Bangkok Pundit provides an initial analysis of the voting numbers:
E. This is also the closest election in terms of narrowest margin (180,000 vs 292,402 in 2004) or % (6.5% vs 12.3% in 2004).
F. The vote for independents drops to less than 300,000 votes or 11.28%. As is happening nationally, Thailand is becoming more of a two-party system.
Using the #bkkvote hashtag, below are some reactions of Thai netizens
@Tinapotjanank If I were a bangkokian, I would vote for Suharit (no.17) anyway congrats to Sukhumbhand, four more (boring) years…
@tulsathit Oh, before I go, the much-taunted Sukhumbhand seems to have broken Samak Sundaravej's record as the biggest vote gatherer.
@veen_NT Historical Bangkok voter turnout at 64% – good job Bangkokians, do try harder next time.
@Saksith If I'm not mistaken, Bangkok and one other province are the only ones where the Governor is elected, the rest appointed.
Praj Kiatpongsan observes the scene in the headquarters of the defeated party:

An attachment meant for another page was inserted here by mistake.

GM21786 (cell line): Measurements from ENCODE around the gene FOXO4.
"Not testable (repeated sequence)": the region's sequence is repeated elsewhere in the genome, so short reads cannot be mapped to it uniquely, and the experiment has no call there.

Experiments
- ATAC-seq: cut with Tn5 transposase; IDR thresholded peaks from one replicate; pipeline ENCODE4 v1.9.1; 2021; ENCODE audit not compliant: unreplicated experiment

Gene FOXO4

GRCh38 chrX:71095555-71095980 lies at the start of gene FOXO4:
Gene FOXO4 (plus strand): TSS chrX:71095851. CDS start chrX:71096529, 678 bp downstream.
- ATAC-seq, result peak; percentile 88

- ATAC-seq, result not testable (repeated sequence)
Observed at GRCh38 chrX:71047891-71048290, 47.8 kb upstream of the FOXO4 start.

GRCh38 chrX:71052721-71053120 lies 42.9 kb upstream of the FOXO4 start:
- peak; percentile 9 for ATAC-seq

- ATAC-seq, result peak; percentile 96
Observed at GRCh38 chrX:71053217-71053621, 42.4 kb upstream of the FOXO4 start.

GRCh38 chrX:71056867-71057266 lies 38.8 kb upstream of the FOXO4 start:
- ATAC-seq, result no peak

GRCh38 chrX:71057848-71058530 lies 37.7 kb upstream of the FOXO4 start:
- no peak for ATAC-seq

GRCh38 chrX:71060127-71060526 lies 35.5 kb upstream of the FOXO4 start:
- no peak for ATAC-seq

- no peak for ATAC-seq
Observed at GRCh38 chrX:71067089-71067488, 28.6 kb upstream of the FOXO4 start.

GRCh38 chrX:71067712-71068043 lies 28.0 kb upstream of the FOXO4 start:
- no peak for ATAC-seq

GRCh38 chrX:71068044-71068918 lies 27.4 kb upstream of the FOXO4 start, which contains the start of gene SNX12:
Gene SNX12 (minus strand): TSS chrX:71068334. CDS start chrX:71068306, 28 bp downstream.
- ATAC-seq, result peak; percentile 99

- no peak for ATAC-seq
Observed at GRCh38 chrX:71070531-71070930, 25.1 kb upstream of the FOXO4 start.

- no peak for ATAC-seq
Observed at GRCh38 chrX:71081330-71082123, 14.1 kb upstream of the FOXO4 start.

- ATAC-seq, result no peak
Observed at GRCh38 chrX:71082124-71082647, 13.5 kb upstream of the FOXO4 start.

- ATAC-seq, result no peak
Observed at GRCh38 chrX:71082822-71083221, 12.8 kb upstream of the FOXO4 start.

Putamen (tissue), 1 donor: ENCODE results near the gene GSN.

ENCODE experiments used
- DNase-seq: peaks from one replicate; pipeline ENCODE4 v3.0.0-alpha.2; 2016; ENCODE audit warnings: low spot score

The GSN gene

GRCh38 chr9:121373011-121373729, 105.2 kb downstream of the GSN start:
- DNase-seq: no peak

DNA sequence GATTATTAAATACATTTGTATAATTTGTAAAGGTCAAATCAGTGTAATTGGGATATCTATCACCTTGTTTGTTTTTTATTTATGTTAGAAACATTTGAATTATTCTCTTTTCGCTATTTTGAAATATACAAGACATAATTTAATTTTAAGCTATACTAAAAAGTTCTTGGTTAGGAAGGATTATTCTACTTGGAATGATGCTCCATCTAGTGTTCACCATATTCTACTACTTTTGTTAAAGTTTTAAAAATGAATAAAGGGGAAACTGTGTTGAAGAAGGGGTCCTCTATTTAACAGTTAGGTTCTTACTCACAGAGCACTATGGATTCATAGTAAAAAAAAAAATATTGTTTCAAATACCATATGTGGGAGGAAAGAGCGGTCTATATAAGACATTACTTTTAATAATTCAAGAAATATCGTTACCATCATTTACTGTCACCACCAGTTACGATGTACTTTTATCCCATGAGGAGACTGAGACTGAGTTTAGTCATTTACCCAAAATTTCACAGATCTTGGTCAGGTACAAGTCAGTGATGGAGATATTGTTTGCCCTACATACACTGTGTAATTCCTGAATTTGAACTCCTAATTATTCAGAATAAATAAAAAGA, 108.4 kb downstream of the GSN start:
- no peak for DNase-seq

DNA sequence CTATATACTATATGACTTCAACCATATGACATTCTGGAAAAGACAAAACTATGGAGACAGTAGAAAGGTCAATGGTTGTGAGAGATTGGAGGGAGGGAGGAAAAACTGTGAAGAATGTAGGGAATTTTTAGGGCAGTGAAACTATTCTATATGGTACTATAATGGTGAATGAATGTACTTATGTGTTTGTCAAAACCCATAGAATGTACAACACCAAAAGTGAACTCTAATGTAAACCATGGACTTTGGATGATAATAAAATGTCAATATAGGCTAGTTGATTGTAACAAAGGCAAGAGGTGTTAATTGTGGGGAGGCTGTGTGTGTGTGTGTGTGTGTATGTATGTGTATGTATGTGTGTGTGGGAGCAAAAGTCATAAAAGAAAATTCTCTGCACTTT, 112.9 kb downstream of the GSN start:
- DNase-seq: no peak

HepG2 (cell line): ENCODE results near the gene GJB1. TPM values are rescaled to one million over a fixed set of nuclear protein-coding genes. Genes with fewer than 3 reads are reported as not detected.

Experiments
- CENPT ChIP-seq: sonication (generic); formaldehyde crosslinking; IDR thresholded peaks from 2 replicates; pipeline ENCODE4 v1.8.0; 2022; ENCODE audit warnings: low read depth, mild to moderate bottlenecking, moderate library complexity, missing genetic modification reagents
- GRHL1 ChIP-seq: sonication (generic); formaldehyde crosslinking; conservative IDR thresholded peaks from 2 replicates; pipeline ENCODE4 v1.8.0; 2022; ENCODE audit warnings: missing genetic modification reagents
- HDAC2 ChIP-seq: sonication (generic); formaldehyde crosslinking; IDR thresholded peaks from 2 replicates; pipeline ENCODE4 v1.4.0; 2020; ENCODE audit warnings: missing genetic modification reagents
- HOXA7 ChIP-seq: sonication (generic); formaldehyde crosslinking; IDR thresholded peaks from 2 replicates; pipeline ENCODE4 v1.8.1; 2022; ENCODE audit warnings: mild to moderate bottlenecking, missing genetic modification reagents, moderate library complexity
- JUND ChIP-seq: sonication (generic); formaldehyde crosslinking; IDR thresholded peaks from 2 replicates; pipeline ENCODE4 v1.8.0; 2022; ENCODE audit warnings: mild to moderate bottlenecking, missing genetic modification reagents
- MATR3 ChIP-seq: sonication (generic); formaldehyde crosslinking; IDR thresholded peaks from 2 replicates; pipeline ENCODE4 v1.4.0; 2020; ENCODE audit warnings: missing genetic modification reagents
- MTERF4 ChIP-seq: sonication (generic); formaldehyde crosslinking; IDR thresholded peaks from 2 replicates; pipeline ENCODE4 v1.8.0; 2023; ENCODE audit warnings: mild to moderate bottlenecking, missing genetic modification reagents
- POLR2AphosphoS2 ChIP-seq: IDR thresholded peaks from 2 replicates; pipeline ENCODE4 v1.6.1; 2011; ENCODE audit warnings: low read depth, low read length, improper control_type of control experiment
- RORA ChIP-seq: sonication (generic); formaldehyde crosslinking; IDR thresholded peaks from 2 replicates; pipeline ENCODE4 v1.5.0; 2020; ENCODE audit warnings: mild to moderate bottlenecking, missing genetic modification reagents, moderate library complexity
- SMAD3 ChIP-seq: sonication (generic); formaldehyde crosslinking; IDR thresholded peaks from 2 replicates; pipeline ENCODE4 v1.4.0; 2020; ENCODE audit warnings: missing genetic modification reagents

The atmosphere at the Pheu Thai party headquarters on Petchburi Road turned bitter as some supporters of Pongsapat angrily punched a TV screen, screamed profanity and pointed their fingers at the face of MR Sukhumbhand Partibatra, who was addressing a victory speech live from the Democrat Party headquarters.
Suthichai Yoon urges polling agencies to revise their techniques:
Various polling agencies must now conduct some serious soul-searching and to revise their polling techniques which have now been proven seriously flawed. It would take quite a while before any trust in all those well-known polls could be restored. And they must admit that it's unfair and unprofessional to blame it all on the respondents who have been accused of the pollsters of having “lied” to the volunteers seeking their views.
Bangkokians have spoken, and loudly so…with almost 64% voter turnout, much higher than the last election despite the downpours in certain constituencies this afternoon